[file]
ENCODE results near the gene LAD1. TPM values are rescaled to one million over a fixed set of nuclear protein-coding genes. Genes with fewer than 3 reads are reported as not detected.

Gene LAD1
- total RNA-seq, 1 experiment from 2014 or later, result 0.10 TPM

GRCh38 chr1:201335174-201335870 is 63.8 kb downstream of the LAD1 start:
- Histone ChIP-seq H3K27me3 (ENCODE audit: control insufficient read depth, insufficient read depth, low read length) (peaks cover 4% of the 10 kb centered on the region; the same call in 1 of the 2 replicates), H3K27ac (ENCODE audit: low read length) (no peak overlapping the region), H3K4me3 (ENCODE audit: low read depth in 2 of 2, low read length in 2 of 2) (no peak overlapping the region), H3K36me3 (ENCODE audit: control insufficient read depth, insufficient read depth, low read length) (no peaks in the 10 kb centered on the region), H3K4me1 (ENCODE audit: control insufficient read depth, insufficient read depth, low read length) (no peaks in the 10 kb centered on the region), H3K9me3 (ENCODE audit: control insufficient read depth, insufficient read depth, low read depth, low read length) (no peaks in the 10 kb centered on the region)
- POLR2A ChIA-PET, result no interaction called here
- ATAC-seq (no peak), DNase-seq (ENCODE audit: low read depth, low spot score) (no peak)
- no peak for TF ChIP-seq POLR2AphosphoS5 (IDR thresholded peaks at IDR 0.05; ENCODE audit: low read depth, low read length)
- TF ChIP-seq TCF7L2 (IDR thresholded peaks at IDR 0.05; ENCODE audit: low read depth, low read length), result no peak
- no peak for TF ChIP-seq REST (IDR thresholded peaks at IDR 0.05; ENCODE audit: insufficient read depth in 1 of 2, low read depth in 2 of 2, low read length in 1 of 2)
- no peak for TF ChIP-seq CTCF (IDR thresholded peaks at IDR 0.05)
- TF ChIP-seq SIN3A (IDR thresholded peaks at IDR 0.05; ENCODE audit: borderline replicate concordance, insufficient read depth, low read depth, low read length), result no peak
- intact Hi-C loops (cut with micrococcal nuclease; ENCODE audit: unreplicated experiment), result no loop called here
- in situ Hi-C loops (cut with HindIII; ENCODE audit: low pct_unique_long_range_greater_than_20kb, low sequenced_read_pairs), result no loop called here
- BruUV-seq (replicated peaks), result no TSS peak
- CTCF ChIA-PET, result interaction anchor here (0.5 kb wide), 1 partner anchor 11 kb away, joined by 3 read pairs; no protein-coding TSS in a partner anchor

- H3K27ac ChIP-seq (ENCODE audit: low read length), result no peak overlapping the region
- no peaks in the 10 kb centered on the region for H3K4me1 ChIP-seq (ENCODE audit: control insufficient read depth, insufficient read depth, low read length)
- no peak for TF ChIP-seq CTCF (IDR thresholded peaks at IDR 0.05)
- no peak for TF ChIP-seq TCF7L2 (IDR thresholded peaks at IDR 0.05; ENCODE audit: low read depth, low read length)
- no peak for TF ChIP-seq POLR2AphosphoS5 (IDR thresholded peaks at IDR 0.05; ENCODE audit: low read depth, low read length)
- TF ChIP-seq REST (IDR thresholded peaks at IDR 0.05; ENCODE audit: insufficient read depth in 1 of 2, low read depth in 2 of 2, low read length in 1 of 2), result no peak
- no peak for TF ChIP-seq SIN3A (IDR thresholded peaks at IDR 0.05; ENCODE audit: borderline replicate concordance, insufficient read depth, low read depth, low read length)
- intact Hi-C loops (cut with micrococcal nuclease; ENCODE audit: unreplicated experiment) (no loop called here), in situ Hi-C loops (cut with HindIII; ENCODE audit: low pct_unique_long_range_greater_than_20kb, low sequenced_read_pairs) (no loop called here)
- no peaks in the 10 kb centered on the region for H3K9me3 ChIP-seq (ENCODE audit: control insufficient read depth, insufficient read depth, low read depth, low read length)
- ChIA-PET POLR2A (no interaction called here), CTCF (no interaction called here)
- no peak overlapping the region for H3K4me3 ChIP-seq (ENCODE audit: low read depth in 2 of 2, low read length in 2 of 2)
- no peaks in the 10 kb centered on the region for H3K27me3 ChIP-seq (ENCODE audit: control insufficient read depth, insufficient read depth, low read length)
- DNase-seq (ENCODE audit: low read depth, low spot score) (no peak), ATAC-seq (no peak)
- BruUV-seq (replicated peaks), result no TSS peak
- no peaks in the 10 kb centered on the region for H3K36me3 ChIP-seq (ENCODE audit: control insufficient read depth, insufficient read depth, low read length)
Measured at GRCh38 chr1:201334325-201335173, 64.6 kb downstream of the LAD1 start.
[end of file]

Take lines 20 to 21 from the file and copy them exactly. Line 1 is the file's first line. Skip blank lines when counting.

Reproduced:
- no peak for TF ChIP-seq TCF7L2 (IDR thresholded peaks at IDR 0.05; ENCODE audit: low read depth, low read length)
- no peak for TF ChIP-seq POLR2AphosphoS5 (IDR thresholded peaks at IDR 0.05; ENCODE audit: low read depth, low read length)